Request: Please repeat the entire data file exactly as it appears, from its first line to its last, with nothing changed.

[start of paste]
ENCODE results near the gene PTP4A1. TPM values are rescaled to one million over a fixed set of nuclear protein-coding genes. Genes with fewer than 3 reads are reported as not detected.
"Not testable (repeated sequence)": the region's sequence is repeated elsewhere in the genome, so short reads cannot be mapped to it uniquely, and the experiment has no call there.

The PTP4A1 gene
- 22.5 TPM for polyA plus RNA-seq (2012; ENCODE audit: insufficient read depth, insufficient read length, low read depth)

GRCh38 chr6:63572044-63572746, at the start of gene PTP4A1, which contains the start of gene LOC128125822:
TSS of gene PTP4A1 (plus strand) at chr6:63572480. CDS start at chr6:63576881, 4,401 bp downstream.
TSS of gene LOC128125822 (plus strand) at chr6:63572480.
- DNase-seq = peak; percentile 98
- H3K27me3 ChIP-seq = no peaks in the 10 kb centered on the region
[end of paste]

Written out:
ENCODE results near the gene PTP4A1. TPM values are rescaled to one million over a fixed set of nuclear protein-coding genes. Genes with fewer than 3 reads are reported as not detected.
"Not testable (repeated sequence)": the region's sequence is repeated elsewhere in the genome, so short reads cannot be mapped to it uniquely, and the experiment has no call there.

The PTP4A1 gene
- 22.5 TPM for polyA plus RNA-seq (2012; ENCODE audit: insufficient read depth, insufficient read length, low read depth)

GRCh38 chr6:63572044-63572746, at the start of gene PTP4A1, which contains the start of gene LOC128125822:
TSS of gene PTP4A1 (plus strand) at chr6:63572480. CDS start at chr6:63576881, 4,401 bp downstream.
TSS of gene LOC128125822 (plus strand) at chr6:63572480.
- DNase-seq = peak; percentile 98
- H3K27me3 ChIP-seq = no peaks in the 10 kb centered on the region